Uzbekistan Travel Information

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National Report for Nature Protection

Facts About Uzbekistan

Background: Russia conquered Uzbekistan in the late 19th century. Stiff resistance to the Red Army after World War I was eventually suppressed and a socialist republic set up in 1925. During the Soviet era, intensive production of "white gold" (cotton) and grain led to overuse of agrochemicals and the depletion of water supplies, which have left the land poisoned and the Aral Sea and certain rivers half dry. Independent since 1991, the country seeks to gradually lessen its dependence on agriculture while developing its mineral and petroleum reserves. Current concerns include insurgency by Islamic militants based in Tajikistan and Afghanistan, a non-convertible currency, and the curtailment of human rights and democratization.
Government type: republic; effectively authoritarian presidential rule, with little power outside the executive branch; executive power concentrated in the presidency
Capital: Tashkent (Toshkent)
Currency: Uzbekistani som (UKS)

Geography of Uzbekistan

Location: Central Asia, north of Afghanistan
Geographic coordinates: 41 00 N, 64 00 E
Area:
total: 447,400 sq km
land: 425,400 sq km
water: 22,000 sq km
Land boundaries:
total: 6,221 km
border countries: Afghanistan 137 km, Kazakhstan 2,203 km, Kyrgyzstan 1,099 km, Tajikistan 1,161 km, Turkmenistan 1,621 km
Coastline: 0 km
note: Uzbekistan includes the southern portion of the Aral Sea with a 420 km shoreline
Maritime claims: none (doubly landlocked)
Climate: mostly midlatitude desert, long, hot summers, mild winters; semiarid grassland in east
Terrain: mostly flat-to-rolling sandy desert with dunes; broad, flat intensely irrigated river valleys along course of Amu Darya, Sirdaryo (Syr Darya), and Zarafshon; Fergana Valley in east surrounded by mountainous Tajikistan and Kyrgyzstan; shrinking Aral Sea in west
Elevation extremes:
lowest point: Sariqarnish Kuli -12 m
highest point: Adelunga Toghi 4,301 m
Natural resources: natural gas, petroleum, coal, gold, uranium, silver, copper, lead and zinc, tungsten, molybdenum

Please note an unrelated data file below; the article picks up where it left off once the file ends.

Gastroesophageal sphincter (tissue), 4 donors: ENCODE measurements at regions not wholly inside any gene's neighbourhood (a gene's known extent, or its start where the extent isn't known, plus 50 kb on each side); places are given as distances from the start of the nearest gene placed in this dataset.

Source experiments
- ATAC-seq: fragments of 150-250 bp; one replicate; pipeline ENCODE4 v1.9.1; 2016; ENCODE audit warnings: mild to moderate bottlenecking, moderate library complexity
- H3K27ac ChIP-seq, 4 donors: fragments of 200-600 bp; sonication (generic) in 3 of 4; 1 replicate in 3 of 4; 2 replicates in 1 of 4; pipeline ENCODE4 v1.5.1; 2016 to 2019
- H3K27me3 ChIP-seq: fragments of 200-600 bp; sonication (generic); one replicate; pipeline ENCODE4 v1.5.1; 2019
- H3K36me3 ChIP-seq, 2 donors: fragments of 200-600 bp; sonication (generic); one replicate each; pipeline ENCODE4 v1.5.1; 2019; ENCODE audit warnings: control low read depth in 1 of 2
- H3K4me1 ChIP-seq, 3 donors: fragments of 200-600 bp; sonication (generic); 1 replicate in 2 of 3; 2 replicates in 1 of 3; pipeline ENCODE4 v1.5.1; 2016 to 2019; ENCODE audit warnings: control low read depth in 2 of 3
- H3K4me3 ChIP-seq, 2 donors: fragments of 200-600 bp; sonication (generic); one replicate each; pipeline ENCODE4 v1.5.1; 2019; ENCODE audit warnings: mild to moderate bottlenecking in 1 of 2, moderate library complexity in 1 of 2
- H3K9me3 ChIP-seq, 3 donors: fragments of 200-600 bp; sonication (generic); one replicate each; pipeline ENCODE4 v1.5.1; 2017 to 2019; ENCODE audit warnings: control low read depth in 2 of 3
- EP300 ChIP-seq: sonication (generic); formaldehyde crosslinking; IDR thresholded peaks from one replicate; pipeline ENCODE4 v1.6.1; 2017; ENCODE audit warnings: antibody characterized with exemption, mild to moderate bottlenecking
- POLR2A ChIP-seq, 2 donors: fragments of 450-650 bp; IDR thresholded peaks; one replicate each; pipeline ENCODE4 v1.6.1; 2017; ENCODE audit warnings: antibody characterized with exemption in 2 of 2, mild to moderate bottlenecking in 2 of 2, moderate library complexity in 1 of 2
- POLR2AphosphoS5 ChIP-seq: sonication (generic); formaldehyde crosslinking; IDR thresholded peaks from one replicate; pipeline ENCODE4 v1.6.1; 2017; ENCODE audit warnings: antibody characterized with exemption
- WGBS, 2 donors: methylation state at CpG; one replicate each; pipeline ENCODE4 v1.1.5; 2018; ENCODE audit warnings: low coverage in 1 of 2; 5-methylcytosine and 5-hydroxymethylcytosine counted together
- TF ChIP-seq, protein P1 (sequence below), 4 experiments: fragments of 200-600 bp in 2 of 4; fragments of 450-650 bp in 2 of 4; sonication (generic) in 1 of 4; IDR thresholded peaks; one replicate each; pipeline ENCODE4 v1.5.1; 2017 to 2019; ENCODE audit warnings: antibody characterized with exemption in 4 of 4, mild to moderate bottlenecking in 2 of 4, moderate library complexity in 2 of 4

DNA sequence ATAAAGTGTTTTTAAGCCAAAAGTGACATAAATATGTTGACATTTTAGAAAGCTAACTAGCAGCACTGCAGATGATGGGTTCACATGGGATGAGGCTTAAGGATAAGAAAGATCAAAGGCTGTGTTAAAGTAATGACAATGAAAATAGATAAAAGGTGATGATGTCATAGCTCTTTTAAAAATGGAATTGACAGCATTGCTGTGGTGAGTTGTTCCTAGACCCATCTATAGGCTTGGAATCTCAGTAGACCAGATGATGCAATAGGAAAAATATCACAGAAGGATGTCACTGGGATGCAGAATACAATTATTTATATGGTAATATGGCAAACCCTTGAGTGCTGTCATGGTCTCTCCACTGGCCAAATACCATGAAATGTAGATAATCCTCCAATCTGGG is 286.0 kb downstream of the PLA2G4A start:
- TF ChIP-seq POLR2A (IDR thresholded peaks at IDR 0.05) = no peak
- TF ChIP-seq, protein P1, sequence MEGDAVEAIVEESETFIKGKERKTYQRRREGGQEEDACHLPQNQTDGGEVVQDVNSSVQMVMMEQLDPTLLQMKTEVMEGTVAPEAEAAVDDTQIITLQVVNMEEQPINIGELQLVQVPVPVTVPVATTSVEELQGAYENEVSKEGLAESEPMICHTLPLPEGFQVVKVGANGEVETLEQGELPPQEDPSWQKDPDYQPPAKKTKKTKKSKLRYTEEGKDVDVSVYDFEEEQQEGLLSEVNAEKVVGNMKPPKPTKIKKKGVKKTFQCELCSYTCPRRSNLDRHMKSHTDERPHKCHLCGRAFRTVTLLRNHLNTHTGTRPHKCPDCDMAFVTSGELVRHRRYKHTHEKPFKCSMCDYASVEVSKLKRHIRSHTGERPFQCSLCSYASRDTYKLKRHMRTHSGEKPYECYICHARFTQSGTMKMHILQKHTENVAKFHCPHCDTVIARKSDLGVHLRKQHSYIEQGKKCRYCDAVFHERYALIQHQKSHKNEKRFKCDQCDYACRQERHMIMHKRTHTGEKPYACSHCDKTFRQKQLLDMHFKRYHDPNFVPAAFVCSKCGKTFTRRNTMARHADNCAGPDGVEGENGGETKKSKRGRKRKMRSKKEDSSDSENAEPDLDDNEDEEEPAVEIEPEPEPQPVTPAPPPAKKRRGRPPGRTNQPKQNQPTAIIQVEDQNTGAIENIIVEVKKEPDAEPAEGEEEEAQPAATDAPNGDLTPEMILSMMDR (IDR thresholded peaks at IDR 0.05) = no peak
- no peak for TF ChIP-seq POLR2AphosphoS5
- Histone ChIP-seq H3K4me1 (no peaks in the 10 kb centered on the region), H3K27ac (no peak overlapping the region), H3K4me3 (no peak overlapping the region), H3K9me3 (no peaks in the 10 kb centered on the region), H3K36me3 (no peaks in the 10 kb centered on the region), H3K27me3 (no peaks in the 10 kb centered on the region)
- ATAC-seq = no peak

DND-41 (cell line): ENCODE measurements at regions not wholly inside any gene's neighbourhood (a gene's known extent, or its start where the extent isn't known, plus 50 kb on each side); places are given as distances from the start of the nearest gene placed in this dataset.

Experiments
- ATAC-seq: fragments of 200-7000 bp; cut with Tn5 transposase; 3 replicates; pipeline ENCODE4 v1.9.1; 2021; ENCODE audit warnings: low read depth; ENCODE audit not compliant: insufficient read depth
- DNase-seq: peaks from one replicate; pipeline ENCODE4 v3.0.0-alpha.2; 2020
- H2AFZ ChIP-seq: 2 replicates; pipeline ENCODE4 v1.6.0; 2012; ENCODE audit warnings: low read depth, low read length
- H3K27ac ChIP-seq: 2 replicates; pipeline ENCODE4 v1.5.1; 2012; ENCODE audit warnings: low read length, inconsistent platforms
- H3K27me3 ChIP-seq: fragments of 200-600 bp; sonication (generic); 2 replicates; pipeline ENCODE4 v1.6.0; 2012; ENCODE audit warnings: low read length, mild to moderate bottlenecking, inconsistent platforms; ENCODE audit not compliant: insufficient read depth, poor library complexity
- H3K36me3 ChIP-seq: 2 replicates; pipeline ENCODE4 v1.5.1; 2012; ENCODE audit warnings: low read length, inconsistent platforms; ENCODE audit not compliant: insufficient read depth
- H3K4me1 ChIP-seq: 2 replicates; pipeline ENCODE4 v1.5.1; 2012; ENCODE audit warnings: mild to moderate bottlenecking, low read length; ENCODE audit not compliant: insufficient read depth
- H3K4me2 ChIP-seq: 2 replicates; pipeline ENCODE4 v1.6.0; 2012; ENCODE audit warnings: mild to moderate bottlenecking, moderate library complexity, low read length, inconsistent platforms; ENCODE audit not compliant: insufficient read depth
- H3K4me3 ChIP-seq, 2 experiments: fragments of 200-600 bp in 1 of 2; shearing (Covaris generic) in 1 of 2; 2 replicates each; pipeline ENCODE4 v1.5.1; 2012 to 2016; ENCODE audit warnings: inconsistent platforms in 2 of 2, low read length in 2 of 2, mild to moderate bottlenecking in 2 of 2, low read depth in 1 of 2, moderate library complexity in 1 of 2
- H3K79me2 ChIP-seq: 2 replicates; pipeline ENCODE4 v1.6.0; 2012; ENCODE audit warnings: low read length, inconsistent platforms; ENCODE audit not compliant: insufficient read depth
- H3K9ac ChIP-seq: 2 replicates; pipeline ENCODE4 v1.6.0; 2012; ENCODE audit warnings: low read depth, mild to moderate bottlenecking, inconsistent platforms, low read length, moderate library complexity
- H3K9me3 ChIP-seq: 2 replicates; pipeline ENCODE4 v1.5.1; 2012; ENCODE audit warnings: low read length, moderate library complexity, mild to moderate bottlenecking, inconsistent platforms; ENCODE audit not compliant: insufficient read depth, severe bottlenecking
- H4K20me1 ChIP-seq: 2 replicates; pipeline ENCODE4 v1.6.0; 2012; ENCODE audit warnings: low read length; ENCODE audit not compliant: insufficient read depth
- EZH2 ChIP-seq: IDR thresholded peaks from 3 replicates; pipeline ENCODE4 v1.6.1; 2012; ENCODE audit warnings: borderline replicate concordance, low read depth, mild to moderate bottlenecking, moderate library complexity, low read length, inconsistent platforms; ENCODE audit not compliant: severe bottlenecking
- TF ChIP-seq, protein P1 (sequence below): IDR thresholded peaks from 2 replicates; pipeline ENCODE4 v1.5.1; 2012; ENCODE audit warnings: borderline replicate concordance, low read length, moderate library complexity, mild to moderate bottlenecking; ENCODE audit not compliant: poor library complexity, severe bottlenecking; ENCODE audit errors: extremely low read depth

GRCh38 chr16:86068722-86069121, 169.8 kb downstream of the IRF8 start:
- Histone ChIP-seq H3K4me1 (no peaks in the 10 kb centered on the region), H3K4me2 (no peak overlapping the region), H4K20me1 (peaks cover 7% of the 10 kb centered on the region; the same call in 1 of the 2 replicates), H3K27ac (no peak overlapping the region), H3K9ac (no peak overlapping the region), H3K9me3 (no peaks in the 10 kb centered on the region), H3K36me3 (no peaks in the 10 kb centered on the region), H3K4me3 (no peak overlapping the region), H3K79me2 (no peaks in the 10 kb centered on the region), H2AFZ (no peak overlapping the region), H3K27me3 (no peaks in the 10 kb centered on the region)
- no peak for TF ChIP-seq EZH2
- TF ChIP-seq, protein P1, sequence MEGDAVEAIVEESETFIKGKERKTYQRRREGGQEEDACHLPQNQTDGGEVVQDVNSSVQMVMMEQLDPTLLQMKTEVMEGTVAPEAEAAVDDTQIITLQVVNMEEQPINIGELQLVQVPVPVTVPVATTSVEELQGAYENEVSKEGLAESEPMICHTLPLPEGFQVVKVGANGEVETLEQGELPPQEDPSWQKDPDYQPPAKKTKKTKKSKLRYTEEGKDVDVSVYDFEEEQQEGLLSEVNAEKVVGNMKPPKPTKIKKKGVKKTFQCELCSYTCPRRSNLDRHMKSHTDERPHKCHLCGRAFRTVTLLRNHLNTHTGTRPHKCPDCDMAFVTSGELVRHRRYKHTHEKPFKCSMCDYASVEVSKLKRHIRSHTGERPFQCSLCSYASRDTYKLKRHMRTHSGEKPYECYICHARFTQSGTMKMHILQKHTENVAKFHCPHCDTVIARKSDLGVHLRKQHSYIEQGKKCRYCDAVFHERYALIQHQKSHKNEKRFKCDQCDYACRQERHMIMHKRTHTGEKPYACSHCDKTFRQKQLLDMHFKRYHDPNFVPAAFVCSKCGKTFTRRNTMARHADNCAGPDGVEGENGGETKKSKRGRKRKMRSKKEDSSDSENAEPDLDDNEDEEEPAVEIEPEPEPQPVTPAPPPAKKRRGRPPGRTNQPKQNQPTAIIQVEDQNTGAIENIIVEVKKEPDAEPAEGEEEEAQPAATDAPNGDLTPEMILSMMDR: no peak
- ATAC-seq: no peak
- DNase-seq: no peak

Land use:
arable land: 9%
permanent crops: 1%
permanent pastures: 46%
forests and woodland: 3%
other: 41% (1993 est.)
Irrigated land: 40,000 sq km (1993 est.)
Environment - current issues: drying up of the Aral Sea is resulting in growing concentrations of chemical pesticides and natural salts; these substances are then blown from the increasingly exposed lake bed and contribute to desertification; water pollution from industrial wastes and the heavy use of fertilizers and pesticides is the cause of many human health disorders; increasing soil salination; soil contamination from agricultural chemicals, including DDT
Environment - international agreements:
party to: Biodiversity, Climate Change, Climate Change-Kyoto Protocol, Desertification, Endangered Species, Environmental Modification, Hazardous Wastes, Ozone Layer Protection
signed, but not ratified: none of the selected agreements
Geography - note: along with Liechtenstein, one of the only two doubly landlocked countries in the world

People of Uzbekistan

Uzbekistan is Central Asia's most populous country. Its 24 million people, concentrated in the south and east of the country, are close to half the region's total population. Uzbekistan had been one of the poorest republics of the Soviet Union; much of its population was engaged in cotton farming in small rural communities. The population continues to be heavily rural and dependent on farming for its livelihood. The predominant ethnicity is Uzbek. Other ethnic groups include Russian 5.5%, Tajik 5%, Kazakh 3%, Karakalpak 2.5%, Tatar 1.5%, other 2.5%. The nation is 88% Sunni Moslem, 9% Eastern Orthodox, and 3% other. Uzbek is the official state language; however, Russian is the de facto language for interethnic communication, including much day-to-day government and business use.

The educational system has achieved 99% literacy, and the mean amount of schooling for both men and women is 11 years. However, due to budget constraints and other transitional problems following the collapse of the Soviet Union, texts and other school supplies, teaching methods, curricula, and educational institutions are outdated, inappropriate, and poorly kept. Additionally, the proportion of school-aged persons enrolled has been dropping. Although the government is concerned about this, budgets remain tight. Similarly, in health care, life expectancy is long, but after the breakup of the Soviet Union, health care resources have declined, reducing health care quality, accessibility, and efficiency.

Population: 26,851,195 (July 2005 est.)
Age structure:
0-14 years: 37% 
15-64 years: 58% 
65 years and over: 5%
Population growth rate: 1.6% 
Birth rate: 26.18 births/1,000 population 
Death rate: 8.02 deaths/1,000 population 
Net migration rate: -2.18 migrant(s)/1,000 population 
Infant mortality rate: 72.13 deaths/1,000 live births 
Life expectancy at birth:
total population: 63.71 years
male: 60.09 years
female: 67.52 years 
Total fertility rate: 3.09 children born/woman 
Nationality:
noun: Uzbekistani(s)
adjective: Uzbekistani
Ethnic groups: Uzbek 80%, Russian 5.5%, Tajik 5%, Kazakh 3%, Karakalpak 2.5%, Tatar 1.5%, other 2.5% (1996 est.)
Religions: Muslim 88% (mostly Sunnis), Eastern Orthodox 9%, other 3%
Languages: Uzbek 74.3%, Russian 14.2%, Tajik 4.4%, other 7.1%
Literacy:
definition: age 15 and over can read and write
total population: 99%
male: 99%
female: 99% (yearend 1996)

SOURCES: The World Factbook, U.S. Department of State

Mother Earth Travel > Country Index > Uzbekistan > Map Economy History